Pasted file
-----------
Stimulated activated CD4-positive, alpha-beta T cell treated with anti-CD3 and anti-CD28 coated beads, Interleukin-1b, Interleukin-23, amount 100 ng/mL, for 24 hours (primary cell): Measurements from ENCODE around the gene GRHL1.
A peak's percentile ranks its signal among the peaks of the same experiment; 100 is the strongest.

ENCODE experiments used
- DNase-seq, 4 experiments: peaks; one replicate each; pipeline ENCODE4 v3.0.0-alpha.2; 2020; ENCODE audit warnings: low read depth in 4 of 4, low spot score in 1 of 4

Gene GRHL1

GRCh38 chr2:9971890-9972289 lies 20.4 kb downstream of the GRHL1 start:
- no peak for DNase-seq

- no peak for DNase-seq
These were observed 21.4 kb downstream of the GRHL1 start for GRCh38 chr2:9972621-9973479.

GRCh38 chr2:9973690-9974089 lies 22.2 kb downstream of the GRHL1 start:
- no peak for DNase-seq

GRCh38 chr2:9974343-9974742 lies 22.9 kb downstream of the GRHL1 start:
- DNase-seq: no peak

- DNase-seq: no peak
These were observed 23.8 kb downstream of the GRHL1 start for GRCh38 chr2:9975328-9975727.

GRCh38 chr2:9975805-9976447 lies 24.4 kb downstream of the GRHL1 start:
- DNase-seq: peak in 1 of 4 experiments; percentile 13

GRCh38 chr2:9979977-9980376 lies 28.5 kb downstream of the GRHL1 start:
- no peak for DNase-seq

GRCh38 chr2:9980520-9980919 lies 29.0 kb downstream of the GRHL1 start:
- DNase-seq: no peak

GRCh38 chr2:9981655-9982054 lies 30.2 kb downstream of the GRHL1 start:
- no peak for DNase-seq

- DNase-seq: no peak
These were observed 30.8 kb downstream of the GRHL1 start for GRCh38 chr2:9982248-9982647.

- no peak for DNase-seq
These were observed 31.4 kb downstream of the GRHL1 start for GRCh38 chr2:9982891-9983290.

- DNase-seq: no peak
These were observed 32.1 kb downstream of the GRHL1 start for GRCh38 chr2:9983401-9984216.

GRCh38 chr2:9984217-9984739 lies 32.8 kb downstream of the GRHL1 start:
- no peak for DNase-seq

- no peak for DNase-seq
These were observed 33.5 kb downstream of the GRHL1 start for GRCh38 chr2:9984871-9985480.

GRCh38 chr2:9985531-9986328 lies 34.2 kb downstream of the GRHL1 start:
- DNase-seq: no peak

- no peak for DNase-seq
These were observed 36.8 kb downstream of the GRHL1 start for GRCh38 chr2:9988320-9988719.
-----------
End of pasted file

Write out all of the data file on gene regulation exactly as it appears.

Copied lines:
Stimulated activated CD4-positive, alpha-beta T cell treated with anti-CD3 and anti-CD28 coated beads, Interleukin-1b, Interleukin-23, amount 100 ng/mL, for 24 hours (primary cell): Measurements from ENCODE around the gene GRHL1.
A peak's percentile ranks its signal among the peaks of the same experiment; 100 is the strongest.

ENCODE experiments used
- DNase-seq, 4 experiments: peaks; one replicate each; pipeline ENCODE4 v3.0.0-alpha.2; 2020; ENCODE audit warnings: low read depth in 4 of 4, low spot score in 1 of 4

Gene GRHL1

GRCh38 chr2:9971890-9972289 lies 20.4 kb downstream of the GRHL1 start:
- no peak for DNase-seq

- no peak for DNase-seq
These were observed 21.4 kb downstream of the GRHL1 start for GRCh38 chr2:9972621-9973479.

GRCh38 chr2:9973690-9974089 lies 22.2 kb downstream of the GRHL1 start:
- no peak for DNase-seq

GRCh38 chr2:9974343-9974742 lies 22.9 kb downstream of the GRHL1 start:
- DNase-seq: no peak

- DNase-seq: no peak
These were observed 23.8 kb downstream of the GRHL1 start for GRCh38 chr2:9975328-9975727.

GRCh38 chr2:9975805-9976447 lies 24.4 kb downstream of the GRHL1 start:
- DNase-seq: peak in 1 of 4 experiments; percentile 13

GRCh38 chr2:9979977-9980376 lies 28.5 kb downstream of the GRHL1 start:
- no peak for DNase-seq

GRCh38 chr2:9980520-9980919 lies 29.0 kb downstream of the GRHL1 start:
- DNase-seq: no peak

GRCh38 chr2:9981655-9982054 lies 30.2 kb downstream of the GRHL1 start:
- no peak for DNase-seq

- DNase-seq: no peak
These were observed 30.8 kb downstream of the GRHL1 start for GRCh38 chr2:9982248-9982647.

- no peak for DNase-seq
These were observed 31.4 kb downstream of the GRHL1 start for GRCh38 chr2:9982891-9983290.

- DNase-seq: no peak
These were observed 32.1 kb downstream of the GRHL1 start for GRCh38 chr2:9983401-9984216.

GRCh38 chr2:9984217-9984739 lies 32.8 kb downstream of the GRHL1 start:
- no peak for DNase-seq

- no peak for DNase-seq
These were observed 33.5 kb downstream of the GRHL1 start for GRCh38 chr2:9984871-9985480.

GRCh38 chr2:9985531-9986328 lies 34.2 kb downstream of the GRHL1 start:
- DNase-seq: no peak

- no peak for DNase-seq
These were observed 36.8 kb downstream of the GRHL1 start for GRCh38 chr2:9988320-9988719.